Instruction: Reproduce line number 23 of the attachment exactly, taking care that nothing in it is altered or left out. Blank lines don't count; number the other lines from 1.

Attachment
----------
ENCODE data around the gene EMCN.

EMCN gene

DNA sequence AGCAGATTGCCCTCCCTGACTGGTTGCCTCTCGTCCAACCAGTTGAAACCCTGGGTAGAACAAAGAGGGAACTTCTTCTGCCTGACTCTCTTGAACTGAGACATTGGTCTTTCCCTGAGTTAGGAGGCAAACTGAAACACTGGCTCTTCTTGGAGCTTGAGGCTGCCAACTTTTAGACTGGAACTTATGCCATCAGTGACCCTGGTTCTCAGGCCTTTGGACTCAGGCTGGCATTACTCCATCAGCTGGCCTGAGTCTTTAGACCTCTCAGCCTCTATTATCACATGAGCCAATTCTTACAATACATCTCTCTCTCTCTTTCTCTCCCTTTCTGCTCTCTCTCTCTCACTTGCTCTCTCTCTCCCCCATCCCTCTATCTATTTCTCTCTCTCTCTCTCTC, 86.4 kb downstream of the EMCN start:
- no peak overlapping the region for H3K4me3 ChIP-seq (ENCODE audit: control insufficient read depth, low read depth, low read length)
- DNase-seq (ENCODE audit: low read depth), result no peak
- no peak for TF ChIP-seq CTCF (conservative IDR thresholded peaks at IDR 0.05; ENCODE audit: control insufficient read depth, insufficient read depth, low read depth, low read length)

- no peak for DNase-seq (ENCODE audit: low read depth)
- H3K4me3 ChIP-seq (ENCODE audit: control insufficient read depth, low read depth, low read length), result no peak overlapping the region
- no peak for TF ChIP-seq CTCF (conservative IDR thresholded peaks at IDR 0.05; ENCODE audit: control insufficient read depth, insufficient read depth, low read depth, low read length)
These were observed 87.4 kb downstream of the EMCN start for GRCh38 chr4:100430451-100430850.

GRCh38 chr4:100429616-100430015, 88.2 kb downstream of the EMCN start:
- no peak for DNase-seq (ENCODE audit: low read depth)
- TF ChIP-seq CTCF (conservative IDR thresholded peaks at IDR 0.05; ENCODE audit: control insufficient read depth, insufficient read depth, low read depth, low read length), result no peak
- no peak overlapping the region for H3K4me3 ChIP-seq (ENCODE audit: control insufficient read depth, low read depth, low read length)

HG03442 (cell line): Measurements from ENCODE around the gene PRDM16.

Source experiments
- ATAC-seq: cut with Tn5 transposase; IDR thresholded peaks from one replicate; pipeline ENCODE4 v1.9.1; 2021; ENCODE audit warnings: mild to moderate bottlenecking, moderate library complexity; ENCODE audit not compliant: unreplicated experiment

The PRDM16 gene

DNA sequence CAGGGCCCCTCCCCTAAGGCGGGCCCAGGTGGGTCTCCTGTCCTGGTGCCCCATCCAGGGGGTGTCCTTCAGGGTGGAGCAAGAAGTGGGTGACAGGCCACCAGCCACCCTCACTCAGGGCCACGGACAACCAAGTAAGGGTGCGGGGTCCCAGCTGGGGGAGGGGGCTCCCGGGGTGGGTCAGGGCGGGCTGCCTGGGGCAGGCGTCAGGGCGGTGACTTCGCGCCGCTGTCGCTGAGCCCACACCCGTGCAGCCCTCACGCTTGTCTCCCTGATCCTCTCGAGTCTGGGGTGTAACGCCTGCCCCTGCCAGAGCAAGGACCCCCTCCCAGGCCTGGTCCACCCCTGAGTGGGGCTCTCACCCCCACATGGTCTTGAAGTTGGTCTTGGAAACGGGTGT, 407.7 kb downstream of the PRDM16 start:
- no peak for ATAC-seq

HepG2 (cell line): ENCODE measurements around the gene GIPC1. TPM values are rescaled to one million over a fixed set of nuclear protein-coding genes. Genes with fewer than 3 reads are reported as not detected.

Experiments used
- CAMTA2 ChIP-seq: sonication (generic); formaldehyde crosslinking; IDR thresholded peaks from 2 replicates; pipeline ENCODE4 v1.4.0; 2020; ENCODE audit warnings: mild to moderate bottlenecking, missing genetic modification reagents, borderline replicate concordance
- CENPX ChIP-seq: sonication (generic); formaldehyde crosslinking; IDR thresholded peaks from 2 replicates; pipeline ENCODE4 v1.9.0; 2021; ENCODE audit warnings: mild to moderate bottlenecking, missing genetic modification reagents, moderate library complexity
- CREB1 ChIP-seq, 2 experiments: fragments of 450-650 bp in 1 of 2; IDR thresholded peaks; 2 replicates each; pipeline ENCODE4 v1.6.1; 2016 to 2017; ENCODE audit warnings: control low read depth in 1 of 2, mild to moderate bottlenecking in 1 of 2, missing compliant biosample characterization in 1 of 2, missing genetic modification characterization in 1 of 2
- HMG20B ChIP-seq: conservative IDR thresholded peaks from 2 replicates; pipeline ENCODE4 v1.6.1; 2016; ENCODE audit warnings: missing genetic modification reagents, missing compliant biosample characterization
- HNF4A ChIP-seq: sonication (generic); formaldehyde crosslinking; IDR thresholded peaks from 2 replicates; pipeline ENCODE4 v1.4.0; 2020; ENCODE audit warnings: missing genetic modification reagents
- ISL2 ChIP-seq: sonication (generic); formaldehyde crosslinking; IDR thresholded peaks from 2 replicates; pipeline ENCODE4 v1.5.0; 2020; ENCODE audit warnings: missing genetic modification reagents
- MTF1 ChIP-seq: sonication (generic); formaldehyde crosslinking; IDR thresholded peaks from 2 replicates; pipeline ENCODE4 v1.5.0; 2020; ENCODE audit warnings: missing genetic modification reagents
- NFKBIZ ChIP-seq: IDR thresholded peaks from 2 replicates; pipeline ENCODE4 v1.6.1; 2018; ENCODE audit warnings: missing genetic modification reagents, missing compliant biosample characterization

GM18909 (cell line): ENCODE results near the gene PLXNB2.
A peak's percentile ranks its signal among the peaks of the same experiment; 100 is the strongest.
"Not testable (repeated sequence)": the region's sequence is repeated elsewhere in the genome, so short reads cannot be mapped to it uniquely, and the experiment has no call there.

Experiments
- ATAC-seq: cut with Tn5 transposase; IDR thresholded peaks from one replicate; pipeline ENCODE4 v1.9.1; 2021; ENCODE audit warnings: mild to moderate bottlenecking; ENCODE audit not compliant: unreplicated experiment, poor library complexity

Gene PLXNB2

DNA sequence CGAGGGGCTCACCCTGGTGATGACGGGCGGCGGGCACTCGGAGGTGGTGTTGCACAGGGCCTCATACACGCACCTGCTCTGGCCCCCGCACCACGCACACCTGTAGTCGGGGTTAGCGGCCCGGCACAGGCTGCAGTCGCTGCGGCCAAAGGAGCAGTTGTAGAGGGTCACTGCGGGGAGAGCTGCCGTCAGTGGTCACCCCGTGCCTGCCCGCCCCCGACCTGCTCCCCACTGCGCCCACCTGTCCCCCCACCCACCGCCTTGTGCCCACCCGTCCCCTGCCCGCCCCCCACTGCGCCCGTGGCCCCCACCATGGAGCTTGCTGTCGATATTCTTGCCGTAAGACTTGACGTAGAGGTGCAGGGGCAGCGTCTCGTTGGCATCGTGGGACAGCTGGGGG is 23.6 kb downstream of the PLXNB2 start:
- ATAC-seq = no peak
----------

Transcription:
- CAMTA2 ChIP-seq: sonication (generic); formaldehyde crosslinking; IDR thresholded peaks from 2 replicates; pipeline ENCODE4 v1.4.0; 2020; ENCODE audit warnings: mild to moderate bottlenecking, missing genetic modification reagents, borderline replicate concordance